I've been on another side of this, where the 1st pick didn't work out and I got called back after previously being turned down. There really is no rhyme or reason for some things, only circumstances that can change for nearly any reason.
It's likely not your fault, so move onto the next opportunity. This is one of the reasons why people on this stack say not to turn down other offers until you have something signed and finalized.
There's really no way for you to find out the real reason, even if you ask them. They'll likely give you a non-answer such as "We decided to move in a different direction." Different direction? Which one? What does that even mean? Hint: It means nothing, which is why it's their answer.
As other Answers said, it's not normal, but it happens. Yes, it's oftentimes because of a decision made by upper management. One job I got as a 2nd choice was because the first pick failed the background check. Something they did put them on an internal "blacklist", but that wasn't determined until after they were offered the job. And that's really rare. Someone has to do something really bad, like deliberate harm to the company (such as corporate espionage or physically attacking a co-worker), for that to happen. If you haven't worked for this company before or haven't hacked their servers, this probably doesn't apply to you.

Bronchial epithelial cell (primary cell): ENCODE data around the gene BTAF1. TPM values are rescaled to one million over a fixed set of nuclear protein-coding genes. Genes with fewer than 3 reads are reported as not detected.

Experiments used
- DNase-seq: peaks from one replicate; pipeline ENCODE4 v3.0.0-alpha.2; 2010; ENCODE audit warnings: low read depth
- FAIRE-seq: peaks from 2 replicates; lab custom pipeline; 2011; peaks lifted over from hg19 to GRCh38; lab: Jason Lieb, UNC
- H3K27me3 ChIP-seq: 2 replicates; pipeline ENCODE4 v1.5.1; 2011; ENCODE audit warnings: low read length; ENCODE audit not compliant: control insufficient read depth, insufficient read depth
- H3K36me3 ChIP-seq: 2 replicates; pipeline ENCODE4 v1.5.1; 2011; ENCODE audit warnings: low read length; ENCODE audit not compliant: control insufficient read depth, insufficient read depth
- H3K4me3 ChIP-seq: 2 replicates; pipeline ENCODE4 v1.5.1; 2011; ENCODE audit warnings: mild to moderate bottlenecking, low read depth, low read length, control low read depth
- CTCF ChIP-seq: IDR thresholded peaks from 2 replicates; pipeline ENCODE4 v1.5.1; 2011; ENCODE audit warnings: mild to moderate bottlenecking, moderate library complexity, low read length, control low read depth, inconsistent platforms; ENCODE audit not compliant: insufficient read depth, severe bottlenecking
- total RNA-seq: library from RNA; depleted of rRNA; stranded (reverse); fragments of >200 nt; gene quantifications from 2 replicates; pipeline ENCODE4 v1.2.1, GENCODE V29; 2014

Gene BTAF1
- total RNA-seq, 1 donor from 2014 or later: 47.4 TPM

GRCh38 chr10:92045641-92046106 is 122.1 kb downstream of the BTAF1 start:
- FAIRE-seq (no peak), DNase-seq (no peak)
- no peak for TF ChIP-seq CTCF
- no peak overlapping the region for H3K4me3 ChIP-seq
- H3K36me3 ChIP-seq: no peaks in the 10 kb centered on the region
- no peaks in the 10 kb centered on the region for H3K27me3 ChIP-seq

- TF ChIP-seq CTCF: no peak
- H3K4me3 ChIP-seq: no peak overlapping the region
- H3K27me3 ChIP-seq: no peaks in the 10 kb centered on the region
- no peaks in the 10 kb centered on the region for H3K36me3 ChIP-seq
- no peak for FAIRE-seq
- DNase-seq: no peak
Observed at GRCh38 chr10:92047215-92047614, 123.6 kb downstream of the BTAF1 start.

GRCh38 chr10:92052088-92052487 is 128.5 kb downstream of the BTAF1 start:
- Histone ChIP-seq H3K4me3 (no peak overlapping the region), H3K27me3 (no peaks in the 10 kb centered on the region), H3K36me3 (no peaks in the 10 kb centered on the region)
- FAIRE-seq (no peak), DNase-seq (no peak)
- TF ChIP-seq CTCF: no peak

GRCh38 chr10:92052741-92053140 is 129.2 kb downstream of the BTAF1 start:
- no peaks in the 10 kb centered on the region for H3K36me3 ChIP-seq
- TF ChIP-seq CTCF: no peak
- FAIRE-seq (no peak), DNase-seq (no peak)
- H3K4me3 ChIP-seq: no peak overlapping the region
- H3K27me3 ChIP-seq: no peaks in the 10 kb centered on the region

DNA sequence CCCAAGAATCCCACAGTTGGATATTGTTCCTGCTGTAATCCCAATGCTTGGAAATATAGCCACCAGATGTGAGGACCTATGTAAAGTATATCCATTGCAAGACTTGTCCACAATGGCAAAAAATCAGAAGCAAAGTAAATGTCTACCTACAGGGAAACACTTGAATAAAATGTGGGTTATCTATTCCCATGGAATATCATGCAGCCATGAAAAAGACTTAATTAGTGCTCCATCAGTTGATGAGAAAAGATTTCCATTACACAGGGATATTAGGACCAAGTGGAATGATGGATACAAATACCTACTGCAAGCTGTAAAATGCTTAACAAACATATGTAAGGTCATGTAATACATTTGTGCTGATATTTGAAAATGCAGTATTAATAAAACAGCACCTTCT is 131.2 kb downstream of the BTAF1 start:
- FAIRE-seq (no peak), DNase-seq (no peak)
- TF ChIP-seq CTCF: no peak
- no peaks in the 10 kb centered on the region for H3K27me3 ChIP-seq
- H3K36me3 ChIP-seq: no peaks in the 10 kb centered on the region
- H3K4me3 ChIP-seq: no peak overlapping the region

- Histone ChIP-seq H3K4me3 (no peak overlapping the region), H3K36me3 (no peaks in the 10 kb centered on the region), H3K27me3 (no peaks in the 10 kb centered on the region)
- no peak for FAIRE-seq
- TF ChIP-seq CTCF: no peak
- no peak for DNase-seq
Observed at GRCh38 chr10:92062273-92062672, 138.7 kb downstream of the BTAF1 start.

I worked one position for 7 months before the company decided to get rid of all the various contract companies and consolidate them to one. Unfortunately, I and several hundred others lost our jobs. The new company was supposed to hire the people already working the position, but the caveat was that it was at a lower technical level, so most of what we were doing was now going to be done by someone else anyway. I'm sure there were a few people in the hiring pipeline when that mess happened and it wouldn't surprise me if they ended up in the same situation as you. It wasn't anything any of us did, just that someone thought they could save money by getting rid of the various contracts. I guess they didn't understand they were going to cost the company all that domain knowledge. But I'm getting off topic here.
In the end, you probably dodged a bullet. It doesn't feel like it, but if a business is going to do something like this, they may have a history of bad management. This can lead to all kinds of bad things. Or all kinds of bad decisions led to a decision to not spend money on you. As others have said, there's no way to know what's going on, so it's best to just move on.
And yes, I realize that won't make you feel better about the situation.